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Florida Senate To Vote On Removing Sheriff In Precedent-Setting Special Session

Scott Israel with text: Florida Senate To Vote On Removing Sheriff

TALLAHASSEE –  The Florida Senate will conclude a “precedent-setting” special session with a full floor vote Wednesday on whether former Broward County Sheriff Scott Israel should be reinstated over Gov. Ron DeSantis’ objections and against Parkland shooting victims’ families wishes.

If Monday’s 9-7 partisan Senate Rules Committee vote – preceded by 10 hours of emotional testimony, heated procedural deliberation and tight security – is an indication, Senate Republicans are likely to support the governor.

Nine of the panel’s 10 Republicans agreed with DeSantis and voted to remove Israel despite a recommendation to reinstate him from former Rep. Dudley Goodlette, R-Naples, appointed by Senate President Bill Galvano, R-Bradenton, to serve as “special master” in overseeing the chamber’s investigation.

In one of his first acts as governor in January, DeSantis removed Israel from office by executive order, accusing the sheriff of “incompetence” and “neglect of duty” in his handling of the Feb. 14, 2018, Marjory Stoneman Douglas High School shooting that left 17 dead.

During two hours of testimony Monday before the committee, Goodlette said “the removal of a constitutional officer is indeed a significant matter,” worthy of a review that included two days of hearings, 2,000 pages of documents, eight deposition transcripts and four “live witnesses,” including Israel.

The conclusion of Goodlette's 34-page report: “The recommended finding is that the governor did not sustain the burden of proof of the preponderance of the evidence.”

Sens. David Simmons, R-Altamonte Springs, and Rob Bradley, R-Fleming Island, spearheaded the effort to reject Goodlette’s recommendation and remove Israel.

Citing the “culmination of individual failures” identified by Goodlette as the reason for Broward Sheriff’s Office much-criticized response to the shooting, Bradley said that “culmination” is, at its root, an “institutional failure.”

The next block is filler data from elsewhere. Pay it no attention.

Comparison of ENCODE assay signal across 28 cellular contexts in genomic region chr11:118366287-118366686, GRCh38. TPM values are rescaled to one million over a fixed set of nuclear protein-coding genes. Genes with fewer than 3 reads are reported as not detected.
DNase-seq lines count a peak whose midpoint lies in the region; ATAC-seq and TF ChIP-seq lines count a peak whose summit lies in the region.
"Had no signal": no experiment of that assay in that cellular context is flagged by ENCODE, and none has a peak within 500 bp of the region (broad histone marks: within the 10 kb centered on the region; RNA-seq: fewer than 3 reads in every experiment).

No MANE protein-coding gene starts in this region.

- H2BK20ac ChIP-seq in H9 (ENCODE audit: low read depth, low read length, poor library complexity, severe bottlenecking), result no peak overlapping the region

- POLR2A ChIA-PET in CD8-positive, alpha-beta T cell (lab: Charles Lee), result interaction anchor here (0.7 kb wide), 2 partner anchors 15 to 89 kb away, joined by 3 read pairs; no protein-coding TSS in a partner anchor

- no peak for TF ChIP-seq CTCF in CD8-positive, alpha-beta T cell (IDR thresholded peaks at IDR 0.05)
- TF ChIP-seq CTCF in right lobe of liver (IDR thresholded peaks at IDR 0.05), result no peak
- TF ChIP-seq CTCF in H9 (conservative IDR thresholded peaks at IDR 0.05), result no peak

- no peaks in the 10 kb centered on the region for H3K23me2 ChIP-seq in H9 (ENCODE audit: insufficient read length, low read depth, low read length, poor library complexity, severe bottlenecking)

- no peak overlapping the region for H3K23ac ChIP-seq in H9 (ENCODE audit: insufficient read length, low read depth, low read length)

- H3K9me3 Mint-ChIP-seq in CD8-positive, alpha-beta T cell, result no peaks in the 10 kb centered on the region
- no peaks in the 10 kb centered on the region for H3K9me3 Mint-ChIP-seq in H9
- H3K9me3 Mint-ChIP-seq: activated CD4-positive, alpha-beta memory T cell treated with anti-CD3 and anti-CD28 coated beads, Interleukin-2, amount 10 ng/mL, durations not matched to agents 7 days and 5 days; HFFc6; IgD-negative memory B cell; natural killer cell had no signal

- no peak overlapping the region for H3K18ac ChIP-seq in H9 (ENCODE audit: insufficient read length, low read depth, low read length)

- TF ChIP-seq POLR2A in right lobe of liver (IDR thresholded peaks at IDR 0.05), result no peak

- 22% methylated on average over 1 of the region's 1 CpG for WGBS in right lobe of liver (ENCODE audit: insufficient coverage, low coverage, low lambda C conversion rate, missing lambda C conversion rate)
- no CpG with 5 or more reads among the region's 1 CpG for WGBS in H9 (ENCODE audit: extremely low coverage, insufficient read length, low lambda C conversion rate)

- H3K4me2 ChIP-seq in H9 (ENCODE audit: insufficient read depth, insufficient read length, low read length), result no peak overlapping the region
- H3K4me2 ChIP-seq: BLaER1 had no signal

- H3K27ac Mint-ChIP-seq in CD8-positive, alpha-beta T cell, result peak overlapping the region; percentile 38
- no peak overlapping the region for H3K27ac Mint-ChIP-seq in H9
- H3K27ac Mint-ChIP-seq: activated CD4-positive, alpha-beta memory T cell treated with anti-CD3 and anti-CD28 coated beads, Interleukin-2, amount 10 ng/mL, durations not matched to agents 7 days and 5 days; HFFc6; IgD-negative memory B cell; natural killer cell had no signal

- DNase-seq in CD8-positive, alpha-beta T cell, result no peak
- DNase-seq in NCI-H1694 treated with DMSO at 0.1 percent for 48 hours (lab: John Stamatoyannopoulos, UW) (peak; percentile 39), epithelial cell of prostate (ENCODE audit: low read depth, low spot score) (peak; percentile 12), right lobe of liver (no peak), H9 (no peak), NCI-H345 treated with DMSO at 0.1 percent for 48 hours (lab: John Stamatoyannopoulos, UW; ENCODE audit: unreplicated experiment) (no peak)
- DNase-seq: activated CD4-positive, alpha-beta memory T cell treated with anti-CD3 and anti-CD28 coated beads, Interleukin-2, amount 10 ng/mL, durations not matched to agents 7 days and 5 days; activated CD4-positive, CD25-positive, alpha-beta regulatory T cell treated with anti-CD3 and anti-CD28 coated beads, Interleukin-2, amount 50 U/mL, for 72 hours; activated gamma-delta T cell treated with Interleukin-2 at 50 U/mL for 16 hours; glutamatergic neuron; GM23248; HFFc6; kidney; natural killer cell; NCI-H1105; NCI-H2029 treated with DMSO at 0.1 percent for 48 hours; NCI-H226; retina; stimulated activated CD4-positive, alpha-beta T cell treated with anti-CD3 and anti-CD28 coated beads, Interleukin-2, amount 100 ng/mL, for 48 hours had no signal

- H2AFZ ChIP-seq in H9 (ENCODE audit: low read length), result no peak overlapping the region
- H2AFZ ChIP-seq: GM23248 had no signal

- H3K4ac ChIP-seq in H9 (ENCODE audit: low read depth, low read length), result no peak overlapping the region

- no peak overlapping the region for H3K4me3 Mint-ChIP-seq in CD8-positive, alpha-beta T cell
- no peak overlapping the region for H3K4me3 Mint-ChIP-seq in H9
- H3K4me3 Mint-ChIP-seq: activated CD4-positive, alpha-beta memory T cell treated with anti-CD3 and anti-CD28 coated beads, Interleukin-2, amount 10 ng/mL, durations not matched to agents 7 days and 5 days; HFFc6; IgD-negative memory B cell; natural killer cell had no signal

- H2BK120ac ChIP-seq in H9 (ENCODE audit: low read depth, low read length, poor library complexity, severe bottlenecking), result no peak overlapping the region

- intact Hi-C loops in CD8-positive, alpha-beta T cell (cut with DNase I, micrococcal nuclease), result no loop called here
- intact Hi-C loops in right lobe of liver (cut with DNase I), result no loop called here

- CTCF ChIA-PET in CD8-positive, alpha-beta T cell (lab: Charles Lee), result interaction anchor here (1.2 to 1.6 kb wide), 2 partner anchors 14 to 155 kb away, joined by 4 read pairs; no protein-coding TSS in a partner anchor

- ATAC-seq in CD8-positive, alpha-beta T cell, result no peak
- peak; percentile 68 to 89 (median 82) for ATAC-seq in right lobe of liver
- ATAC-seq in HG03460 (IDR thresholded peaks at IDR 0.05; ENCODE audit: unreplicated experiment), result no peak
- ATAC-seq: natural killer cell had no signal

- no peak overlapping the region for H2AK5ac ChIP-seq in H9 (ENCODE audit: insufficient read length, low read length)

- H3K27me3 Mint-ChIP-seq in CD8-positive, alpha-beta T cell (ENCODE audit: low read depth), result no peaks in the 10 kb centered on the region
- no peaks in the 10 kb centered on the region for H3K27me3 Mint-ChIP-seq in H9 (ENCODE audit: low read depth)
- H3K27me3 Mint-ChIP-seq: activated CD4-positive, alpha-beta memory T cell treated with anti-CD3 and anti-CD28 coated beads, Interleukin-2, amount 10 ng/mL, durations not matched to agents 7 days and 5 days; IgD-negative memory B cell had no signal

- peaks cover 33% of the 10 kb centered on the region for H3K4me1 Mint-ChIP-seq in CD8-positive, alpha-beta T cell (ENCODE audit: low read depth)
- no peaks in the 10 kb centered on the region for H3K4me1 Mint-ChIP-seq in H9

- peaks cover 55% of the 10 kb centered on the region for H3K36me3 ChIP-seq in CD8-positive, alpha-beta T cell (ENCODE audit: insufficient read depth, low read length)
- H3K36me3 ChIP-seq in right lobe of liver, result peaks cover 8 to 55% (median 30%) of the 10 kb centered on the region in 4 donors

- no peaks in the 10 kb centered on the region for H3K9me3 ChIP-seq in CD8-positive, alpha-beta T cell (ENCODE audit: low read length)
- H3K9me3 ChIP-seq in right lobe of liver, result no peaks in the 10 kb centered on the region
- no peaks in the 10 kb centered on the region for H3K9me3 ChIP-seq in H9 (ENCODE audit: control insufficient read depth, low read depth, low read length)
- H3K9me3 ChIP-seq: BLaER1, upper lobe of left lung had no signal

“There were eight [deputies] who failed. That is not an individual failure,  that’s an institutional failure,” Bradley said, adding there’s no reason to ponder what a proper response is “because it happened, the Coral Springs Police Department, the minute they found out, showed up and flew inside.”

More than seven hours after Goodlette finished before the panel, and after extensive testimony from victims’ families, Israel supporters and those who questioned the “precedent-setting” use of executive power by DeSantis in removing a locally elected official from office, the panel voted along party lines to remove Israel.

Rules Committee Chair Sen. Lizbeth Benacquisto, R-Fort Myers, who began the hearing that morning asking senators “to be guided by the weight of evidence," announced the 9-7 decision to cheers and jeers.

"The rules committee will recommend to the president [of the Senate] that the evidence supports the executive order of suspension by the governor," Benacquisto said. "And that Mr. Scott Israel be removed from the office of sheriff of Broward County."

The lone Republican not to support removing Israel was Sen. Tom Lee of Thonotosassa, who objected to DeSantis introducing evidence of Israel’s alleged failures at the Rules Committee meeting that had not been considered by Goodlette.

Goodlette confirmed Desantis’ attorneys were introducing evidence he had not seen during his months-long investigation.

“The governor has retained outside counsel who has filed a supplemental brief subsequent to my report and recommendations,” Goodlette said. “The brief adds arguments that were not presented to me as part of these proceedings, and I have not addressed those arguments, as they were not presented to me.”

“I’m kind of hesitant to give a whole lot of weight to new evidence because I can’t call witnesses, Madam Chair, to judge the veracity of that like a special master can,” Lee said.

After repeatedly raising procedural objections during the afternoon and evening, Lee packed up and left.

“In 18 sessions, I’ve never left a committee meeting and never walked on a vote. But I’m going to do it today,” he said. “A yes vote would be real easy. I get to support my governor. I get to support these beautiful people here who have lost family members and have frankly impressed me a great deal in the bond that they’ve created, and the passion that they have for their kids and family members. But I think it would set a really dangerous, new precedent here in Florida. And I can’t do that lightly.”

By Florida statute, the governor is authorized to suspend an elected constitutional officer, including a sheriff, for actions such as "misfeasance" and "neglect of duty” and appoint a temporary successor.

While the governor has the authority to suspend an elected constitutional officer, by state law only the Senate can permanently remove such officials.

Israel, a Democrat elected Broward County Sheriff in 2012 and re-elected in 2016, challenged DeSantis’ suspension, requiring his fate to be determined in a Senate vote.

Israel has announced he will run for Broward County Sheriff again in November 2020.

This piece appeared in the The Center Square and was reprinted by the Columbia County Observer with permission or license.

Layout and graphic added by the Observer

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